Cloud

Big data + cloud computing = $25M from Silicon Valley’s biggest VCs

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Delphix, a startup that exists at the boring-to-consumers-but-otherwise-a-total-goldmine intersection between cloud computing and big data, has just dried the ink on a healthy funding deal — one that brings tech heavyweights like Battery, Greylock, and Lightspeed to the table.

This is the startup’s third round of institutional funding, and it’s a whopper — $25 million and oversubscribed. And all for agile data.

What, you might ask, is agile data?

As we read in the Delphix press release, “By virtualizing the data within enterprise databases, Delphix increases agility in database-driven application development and transforms the economics of database and application management.”

Right. Well then.

But while your mortal eyes might glaze over at the sight of such techno-jargon, mightier eyes have seen the value of Delphix’s business strategy — in a word, to save large companies (which just love paying out lots of money for professional services) time, storage costs, and productivity by taking their ginormous databases — where else? — to the cloud.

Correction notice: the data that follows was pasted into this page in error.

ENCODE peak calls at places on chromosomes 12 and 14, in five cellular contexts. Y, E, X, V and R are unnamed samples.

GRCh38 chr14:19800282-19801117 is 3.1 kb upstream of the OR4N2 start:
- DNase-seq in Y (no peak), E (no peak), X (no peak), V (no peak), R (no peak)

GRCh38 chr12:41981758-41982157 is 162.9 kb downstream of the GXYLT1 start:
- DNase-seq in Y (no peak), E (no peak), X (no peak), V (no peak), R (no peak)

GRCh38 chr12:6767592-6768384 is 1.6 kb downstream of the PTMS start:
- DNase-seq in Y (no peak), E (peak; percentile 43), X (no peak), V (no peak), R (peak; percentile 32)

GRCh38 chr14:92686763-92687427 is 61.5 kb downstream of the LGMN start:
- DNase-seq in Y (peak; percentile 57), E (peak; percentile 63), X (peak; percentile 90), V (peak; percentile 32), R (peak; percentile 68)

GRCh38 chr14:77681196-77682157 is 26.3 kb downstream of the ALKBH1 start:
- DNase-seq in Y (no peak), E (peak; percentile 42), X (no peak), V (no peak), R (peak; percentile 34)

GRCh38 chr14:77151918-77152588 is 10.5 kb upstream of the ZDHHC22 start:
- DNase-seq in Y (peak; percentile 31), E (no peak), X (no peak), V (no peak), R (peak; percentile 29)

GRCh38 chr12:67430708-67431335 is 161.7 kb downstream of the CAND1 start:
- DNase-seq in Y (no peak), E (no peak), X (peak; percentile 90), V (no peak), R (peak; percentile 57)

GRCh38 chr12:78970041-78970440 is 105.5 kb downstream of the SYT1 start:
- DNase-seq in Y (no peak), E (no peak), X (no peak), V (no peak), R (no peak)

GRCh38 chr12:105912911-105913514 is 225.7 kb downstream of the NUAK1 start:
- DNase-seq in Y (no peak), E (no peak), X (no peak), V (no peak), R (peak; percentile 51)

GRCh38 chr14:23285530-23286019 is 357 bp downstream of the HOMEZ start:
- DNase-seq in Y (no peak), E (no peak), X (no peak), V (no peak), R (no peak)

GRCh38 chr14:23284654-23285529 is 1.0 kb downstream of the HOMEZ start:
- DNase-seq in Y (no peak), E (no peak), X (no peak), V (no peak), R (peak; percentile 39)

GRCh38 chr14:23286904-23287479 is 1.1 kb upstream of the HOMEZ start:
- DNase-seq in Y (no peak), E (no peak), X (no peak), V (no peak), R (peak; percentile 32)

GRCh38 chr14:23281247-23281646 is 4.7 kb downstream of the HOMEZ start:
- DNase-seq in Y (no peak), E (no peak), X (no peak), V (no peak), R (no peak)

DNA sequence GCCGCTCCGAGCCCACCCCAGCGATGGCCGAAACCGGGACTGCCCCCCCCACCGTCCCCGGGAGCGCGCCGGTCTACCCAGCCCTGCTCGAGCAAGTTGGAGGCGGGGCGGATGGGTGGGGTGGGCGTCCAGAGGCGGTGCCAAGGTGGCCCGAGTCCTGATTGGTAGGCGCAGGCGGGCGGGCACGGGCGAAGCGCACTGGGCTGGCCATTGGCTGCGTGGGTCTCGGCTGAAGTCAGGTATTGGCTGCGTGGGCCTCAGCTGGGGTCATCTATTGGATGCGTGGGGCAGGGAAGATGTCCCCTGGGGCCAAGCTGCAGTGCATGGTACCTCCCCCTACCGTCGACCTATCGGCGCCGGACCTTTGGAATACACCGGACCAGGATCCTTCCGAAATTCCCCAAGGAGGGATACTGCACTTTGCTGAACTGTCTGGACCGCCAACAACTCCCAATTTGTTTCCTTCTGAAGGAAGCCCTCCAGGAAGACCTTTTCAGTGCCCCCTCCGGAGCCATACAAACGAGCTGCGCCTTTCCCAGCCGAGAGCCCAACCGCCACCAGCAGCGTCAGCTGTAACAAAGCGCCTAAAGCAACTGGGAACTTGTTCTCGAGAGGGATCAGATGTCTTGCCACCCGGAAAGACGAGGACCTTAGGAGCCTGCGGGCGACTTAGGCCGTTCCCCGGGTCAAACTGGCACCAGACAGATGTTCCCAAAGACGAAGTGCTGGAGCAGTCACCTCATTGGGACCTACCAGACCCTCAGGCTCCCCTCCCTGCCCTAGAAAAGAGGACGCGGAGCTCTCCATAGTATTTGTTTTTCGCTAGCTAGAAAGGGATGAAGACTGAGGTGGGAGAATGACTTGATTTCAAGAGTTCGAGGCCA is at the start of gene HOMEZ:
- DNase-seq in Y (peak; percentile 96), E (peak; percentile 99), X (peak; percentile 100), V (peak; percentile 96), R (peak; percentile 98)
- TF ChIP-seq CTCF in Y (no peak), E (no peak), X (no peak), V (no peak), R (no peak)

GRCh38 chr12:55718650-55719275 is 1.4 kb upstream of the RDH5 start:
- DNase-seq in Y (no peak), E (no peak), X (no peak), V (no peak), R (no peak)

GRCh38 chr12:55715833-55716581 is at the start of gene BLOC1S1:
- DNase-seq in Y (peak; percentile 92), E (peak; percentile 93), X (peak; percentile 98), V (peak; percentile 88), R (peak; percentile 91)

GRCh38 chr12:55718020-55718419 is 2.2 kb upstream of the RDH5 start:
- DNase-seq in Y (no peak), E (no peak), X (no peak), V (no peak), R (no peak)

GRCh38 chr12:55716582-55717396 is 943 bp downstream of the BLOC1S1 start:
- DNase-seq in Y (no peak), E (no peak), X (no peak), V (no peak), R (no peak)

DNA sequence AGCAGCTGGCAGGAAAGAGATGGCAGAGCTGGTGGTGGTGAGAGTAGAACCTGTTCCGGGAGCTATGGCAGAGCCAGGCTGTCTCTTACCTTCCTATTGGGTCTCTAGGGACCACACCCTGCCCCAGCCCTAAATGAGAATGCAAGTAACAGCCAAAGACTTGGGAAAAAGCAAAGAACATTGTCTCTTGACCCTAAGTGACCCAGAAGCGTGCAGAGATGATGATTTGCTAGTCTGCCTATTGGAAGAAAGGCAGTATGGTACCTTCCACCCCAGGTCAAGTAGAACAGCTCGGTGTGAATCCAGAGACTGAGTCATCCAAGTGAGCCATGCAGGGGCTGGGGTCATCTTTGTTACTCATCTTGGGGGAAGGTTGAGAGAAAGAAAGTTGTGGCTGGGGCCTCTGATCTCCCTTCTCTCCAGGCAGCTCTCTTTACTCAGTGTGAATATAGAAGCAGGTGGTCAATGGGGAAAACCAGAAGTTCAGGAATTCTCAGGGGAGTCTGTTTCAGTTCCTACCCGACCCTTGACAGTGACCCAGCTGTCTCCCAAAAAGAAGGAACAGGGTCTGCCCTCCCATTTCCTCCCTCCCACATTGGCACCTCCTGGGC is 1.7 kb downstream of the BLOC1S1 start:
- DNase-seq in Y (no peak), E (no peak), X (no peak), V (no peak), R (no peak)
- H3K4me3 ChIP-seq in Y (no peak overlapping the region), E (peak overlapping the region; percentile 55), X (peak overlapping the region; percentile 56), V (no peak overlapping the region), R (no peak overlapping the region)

Of course, moving that massive amount of interconnected, probably sensitive data around isn’t a feat for the feeble. “Enterprise databases… can be challenging to migrate to cloud environments while running in production,” admitted Delphix CEO Jedidiah Yueh in a statement. “With our data synchronization and virtualization technologies, we deliver the right data to the right teams at a fraction of the cost and time, which can accelerate application projects by up to 500 percent while cutting hardware costs by 90 percent.”

Hence the ka-ching of the company’s 300 percent annual sales growth since its public launch in 2010.

The latest funding round was led by Jafco Ventures with participation from new investors Summit Partners and Battery Ventures as well as existing investors Greylock Partners and Lightspeed Venture Partners. All told, Delphix has now pocketed $45.5 million from Silicon Valley’s finest fat cats.

Yueh’s last startup was Avamar, a company in the equally questionably-sexy-yet-hella-lucrative backup and recovery space. Yueh ran that show for seven years then sold to tech behemoth EMC for $165 million. We’ll see if Delphix runs a similarly gold-paved course.

Image courtesy of Alena Hovorkova, Shutterstock

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